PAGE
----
Just as local JCI chambers have twinning partners, so do national organisations (NOMS). JCI UK is twinned with Belgium, the Netherlands and Switzerland. Every year the four nations get together for the NOM to NOM, a relaxed and informal weekend where members of the national boards get to know each other and share best practice.
Solveig, Emma, Sarah, Tim – The JCI UK Team at NOM to NOM
Solveig Malvik (National President), Tim Metcalfe (International Director), Emma Eastwood (Personal Development Director) and myself (Admin and Membership Director) flew off to Amsterdam on 16 March, excited about what the NOM to NOM Weekend 2012 would bring. We were picked up at the airport by Robbert, Immediate Past President of JCI The Netherlands and driven out into the countryside. Two hours, an impromptu car picnic and lots of chat and laughter later we arrived at what can only be described as some of the most luxurious holiday chalets I’ve ever seen. We were greeted by the rest of the JCI Netherlands delegation who had prepared a delicious meal for us all.
Great Food – Great Company!
And that’s how the weekend continued…lots of food, drink and general merriment. Activities included a walk in the surrounding countryside, a game of bowling in a lovely old-fashioned bowling alley (accompanied by some classic 90s tunes!) and sampling of some local delicacies brought along by some of the members.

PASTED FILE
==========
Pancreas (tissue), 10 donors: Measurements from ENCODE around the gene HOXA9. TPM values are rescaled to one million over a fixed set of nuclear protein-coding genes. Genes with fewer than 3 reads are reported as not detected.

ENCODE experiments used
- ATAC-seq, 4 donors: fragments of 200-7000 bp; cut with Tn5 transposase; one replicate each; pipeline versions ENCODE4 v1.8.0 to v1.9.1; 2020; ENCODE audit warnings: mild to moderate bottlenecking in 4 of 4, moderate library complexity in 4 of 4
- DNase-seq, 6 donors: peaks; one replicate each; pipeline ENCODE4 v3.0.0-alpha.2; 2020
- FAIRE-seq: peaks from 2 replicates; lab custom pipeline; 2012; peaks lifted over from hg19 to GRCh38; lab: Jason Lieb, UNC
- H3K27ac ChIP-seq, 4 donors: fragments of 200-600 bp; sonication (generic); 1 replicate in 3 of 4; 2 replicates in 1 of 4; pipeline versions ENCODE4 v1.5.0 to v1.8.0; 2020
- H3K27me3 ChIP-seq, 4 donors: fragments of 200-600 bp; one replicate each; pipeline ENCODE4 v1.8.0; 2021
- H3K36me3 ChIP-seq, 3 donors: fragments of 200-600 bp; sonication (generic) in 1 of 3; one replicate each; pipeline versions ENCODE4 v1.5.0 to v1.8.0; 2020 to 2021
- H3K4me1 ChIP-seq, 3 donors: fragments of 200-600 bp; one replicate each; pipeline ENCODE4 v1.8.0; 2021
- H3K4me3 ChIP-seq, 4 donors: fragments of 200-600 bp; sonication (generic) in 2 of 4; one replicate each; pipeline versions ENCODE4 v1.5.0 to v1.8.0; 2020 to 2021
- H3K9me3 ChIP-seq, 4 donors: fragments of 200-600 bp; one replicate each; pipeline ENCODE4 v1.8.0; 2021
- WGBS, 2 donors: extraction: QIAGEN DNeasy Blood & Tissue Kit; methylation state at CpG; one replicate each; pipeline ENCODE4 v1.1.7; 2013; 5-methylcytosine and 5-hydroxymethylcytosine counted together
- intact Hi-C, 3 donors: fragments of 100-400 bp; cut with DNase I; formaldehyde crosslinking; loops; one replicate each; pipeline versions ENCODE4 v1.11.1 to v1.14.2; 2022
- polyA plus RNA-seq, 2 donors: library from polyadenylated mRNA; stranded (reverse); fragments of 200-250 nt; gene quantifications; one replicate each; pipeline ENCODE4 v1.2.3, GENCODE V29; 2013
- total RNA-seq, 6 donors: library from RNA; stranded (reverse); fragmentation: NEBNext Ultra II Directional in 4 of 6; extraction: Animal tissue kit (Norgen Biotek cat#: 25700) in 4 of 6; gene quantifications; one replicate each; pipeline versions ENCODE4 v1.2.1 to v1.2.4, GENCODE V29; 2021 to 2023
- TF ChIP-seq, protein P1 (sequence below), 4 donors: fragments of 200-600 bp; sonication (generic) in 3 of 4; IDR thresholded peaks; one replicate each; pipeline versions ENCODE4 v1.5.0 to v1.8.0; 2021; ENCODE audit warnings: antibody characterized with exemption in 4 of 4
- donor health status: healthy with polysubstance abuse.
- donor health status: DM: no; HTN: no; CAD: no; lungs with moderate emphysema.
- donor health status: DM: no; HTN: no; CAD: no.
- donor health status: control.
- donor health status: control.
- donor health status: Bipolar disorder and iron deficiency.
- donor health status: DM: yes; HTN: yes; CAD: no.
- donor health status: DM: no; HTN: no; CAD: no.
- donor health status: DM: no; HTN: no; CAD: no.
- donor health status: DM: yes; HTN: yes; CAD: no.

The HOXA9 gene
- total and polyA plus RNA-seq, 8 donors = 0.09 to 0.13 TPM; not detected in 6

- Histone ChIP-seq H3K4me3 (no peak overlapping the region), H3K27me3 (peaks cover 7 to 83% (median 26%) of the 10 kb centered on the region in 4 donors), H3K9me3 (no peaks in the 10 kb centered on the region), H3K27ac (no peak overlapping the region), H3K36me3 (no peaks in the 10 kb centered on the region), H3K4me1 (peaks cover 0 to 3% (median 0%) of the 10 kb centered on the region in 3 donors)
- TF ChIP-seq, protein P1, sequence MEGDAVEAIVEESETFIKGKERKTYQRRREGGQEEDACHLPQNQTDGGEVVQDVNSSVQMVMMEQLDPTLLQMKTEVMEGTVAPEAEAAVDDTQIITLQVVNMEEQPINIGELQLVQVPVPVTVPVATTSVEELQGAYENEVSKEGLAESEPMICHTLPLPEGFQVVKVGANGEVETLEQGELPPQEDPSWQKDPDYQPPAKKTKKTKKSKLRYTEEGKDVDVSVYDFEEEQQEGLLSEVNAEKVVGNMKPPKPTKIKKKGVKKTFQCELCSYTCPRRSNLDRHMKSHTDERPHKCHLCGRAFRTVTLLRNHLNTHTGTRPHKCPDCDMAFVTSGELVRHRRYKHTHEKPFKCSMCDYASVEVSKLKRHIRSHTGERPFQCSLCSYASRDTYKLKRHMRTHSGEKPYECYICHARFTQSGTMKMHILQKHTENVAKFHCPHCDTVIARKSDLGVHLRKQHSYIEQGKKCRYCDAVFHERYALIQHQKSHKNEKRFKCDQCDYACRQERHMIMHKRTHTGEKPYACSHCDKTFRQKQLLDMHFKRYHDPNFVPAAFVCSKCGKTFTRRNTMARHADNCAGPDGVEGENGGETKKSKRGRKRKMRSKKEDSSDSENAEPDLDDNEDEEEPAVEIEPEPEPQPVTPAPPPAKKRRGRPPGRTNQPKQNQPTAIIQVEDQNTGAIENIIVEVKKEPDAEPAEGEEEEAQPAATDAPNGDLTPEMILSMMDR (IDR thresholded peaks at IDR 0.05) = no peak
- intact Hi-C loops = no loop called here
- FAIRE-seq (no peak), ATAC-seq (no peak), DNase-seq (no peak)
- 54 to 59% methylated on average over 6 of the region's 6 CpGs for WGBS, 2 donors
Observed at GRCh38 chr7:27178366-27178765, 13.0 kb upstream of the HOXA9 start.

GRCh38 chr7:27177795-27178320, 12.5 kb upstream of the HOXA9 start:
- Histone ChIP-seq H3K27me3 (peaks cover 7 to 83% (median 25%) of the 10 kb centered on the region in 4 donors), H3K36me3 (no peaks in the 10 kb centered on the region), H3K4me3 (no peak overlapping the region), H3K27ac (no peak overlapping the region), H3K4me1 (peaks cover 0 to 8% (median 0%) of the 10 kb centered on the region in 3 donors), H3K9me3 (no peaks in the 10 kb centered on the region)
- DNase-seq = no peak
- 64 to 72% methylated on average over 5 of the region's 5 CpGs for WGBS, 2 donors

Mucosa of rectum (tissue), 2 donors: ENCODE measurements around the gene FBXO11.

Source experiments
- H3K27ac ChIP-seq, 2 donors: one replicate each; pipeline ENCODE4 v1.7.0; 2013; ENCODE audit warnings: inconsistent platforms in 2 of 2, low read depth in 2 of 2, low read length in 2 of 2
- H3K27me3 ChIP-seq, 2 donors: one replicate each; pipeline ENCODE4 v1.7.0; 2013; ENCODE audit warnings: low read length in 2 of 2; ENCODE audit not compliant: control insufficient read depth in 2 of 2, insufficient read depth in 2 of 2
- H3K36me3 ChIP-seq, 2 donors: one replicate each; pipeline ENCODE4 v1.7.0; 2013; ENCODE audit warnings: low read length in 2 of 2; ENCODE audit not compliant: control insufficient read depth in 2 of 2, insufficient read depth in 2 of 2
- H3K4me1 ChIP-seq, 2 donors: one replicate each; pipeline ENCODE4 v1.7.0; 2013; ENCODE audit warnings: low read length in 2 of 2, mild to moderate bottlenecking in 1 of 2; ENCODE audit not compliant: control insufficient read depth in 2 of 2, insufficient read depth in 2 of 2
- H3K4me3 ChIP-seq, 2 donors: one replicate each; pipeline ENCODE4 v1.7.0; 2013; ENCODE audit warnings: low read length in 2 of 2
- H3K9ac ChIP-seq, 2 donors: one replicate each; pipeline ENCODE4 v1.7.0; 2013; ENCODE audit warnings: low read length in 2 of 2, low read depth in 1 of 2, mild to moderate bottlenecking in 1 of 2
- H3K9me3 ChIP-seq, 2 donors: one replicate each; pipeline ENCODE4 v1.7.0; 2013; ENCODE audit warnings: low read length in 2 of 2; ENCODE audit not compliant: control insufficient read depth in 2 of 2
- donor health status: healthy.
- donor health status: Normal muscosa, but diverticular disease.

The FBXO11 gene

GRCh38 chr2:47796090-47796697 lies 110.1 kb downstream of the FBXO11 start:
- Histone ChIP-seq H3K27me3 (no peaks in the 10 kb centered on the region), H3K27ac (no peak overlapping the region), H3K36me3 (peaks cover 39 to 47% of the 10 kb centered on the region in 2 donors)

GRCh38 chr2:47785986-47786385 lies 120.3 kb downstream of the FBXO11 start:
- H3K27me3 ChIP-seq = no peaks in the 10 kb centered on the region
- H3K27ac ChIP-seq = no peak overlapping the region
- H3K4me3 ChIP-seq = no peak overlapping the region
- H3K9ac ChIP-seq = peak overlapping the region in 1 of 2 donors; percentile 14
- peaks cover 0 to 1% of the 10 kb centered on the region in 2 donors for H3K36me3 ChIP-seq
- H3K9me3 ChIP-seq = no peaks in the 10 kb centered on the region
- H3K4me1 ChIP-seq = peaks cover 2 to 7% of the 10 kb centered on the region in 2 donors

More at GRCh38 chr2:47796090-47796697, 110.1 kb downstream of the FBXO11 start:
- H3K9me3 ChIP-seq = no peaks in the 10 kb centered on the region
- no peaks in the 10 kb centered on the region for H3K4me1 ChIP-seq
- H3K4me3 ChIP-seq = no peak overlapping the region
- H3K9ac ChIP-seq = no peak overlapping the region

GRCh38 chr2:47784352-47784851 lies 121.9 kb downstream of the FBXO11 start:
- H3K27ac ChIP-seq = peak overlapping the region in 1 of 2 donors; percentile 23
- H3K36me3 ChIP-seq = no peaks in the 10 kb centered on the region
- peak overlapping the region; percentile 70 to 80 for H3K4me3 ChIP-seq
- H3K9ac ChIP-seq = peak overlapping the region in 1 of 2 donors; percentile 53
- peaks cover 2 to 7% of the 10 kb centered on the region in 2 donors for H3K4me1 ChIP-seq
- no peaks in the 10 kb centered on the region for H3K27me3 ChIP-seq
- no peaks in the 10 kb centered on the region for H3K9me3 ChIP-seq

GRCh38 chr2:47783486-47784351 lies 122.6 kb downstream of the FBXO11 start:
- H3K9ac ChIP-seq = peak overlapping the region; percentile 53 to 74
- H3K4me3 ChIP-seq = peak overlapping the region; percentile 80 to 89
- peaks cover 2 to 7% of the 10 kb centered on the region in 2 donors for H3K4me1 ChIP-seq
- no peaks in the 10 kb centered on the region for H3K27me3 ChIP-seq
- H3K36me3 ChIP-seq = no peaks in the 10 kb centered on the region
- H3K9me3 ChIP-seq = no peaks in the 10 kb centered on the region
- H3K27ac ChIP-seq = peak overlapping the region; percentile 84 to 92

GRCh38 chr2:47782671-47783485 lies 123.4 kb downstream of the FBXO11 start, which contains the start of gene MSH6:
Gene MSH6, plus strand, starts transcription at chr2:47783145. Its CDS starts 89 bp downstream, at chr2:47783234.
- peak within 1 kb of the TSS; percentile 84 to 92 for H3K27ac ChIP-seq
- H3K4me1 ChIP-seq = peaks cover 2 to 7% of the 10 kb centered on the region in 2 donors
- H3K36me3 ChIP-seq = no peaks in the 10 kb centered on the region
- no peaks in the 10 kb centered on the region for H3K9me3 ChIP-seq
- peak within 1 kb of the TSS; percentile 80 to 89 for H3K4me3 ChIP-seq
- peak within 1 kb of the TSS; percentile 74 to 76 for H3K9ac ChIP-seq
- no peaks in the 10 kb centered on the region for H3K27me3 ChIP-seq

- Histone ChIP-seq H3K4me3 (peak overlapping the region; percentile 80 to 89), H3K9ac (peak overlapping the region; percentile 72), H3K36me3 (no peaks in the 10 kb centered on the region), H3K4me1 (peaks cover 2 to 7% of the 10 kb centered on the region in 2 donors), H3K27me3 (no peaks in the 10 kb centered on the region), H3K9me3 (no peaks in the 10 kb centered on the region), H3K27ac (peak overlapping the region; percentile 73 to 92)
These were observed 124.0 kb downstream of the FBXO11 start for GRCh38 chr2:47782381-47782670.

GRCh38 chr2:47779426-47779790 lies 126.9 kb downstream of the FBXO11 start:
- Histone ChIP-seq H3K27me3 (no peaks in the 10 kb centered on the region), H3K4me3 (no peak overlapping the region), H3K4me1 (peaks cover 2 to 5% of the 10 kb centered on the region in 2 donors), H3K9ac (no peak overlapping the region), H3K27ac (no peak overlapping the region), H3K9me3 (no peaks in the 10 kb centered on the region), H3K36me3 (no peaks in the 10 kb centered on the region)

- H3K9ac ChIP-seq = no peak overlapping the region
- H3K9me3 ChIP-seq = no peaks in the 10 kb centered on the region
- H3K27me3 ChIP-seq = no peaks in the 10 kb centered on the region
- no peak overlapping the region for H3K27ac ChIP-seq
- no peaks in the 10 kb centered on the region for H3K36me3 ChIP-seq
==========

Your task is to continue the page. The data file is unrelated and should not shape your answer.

Solveig and Tim show off their rather different bowling techniques
I had a great weekend talking to everyone there, meeting new people and getting to know other members of the JCI UK national board better. The fantastic relaxed atmosphere meant we were able to have interesting conversations about all things JCI and many things not, from books to careers and hobbies to family life.
Although we were together for less than 48 hours, firm friendships were made all round and I can’t wait to see everyone again at European Conference in June!
Members of JCI Belgium, JCI The Netherlands, JCI Switzerland and JCI UK’s National Boards Enjoying a Walk in the Countryside
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This post was written by Solveig Malvik